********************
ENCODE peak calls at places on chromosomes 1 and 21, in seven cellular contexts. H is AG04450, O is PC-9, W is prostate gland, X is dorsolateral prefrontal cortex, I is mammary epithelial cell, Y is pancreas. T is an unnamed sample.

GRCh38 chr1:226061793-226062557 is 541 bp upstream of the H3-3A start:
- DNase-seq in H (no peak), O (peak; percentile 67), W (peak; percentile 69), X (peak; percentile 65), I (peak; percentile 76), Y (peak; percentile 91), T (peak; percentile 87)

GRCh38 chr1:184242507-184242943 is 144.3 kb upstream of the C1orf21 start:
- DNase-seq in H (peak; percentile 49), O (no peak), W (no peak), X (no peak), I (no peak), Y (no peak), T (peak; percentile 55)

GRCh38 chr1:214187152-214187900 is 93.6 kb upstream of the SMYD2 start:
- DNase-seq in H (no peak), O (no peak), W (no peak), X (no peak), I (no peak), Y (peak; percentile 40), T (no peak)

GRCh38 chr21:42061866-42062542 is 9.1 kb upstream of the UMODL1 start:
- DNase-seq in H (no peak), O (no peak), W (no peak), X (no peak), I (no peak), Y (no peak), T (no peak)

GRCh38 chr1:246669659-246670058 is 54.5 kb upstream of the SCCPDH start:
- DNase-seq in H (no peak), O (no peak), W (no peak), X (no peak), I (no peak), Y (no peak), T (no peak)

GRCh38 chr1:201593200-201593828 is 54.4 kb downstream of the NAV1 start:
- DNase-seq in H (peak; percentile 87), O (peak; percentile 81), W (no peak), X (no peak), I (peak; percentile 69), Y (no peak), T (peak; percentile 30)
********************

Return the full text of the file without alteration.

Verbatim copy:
ENCODE peak calls at places on chromosomes 1 and 21, in seven cellular contexts. H is AG04450, O is PC-9, W is prostate gland, X is dorsolateral prefrontal cortex, I is mammary epithelial cell, Y is pancreas. T is an unnamed sample.

GRCh38 chr1:226061793-226062557 is 541 bp upstream of the H3-3A start:
- DNase-seq in H (no peak), O (peak; percentile 67), W (peak; percentile 69), X (peak; percentile 65), I (peak; percentile 76), Y (peak; percentile 91), T (peak; percentile 87)

GRCh38 chr1:184242507-184242943 is 144.3 kb upstream of the C1orf21 start:
- DNase-seq in H (peak; percentile 49), O (no peak), W (no peak), X (no peak), I (no peak), Y (no peak), T (peak; percentile 55)

GRCh38 chr1:214187152-214187900 is 93.6 kb upstream of the SMYD2 start:
- DNase-seq in H (no peak), O (no peak), W (no peak), X (no peak), I (no peak), Y (peak; percentile 40), T (no peak)

GRCh38 chr21:42061866-42062542 is 9.1 kb upstream of the UMODL1 start:
- DNase-seq in H (no peak), O (no peak), W (no peak), X (no peak), I (no peak), Y (no peak), T (no peak)

GRCh38 chr1:246669659-246670058 is 54.5 kb upstream of the SCCPDH start:
- DNase-seq in H (no peak), O (no peak), W (no peak), X (no peak), I (no peak), Y (no peak), T (no peak)

GRCh38 chr1:201593200-201593828 is 54.4 kb downstream of the NAV1 start:
- DNase-seq in H (peak; percentile 87), O (peak; percentile 81), W (no peak), X (no peak), I (peak; percentile 69), Y (no peak), T (peak; percentile 30)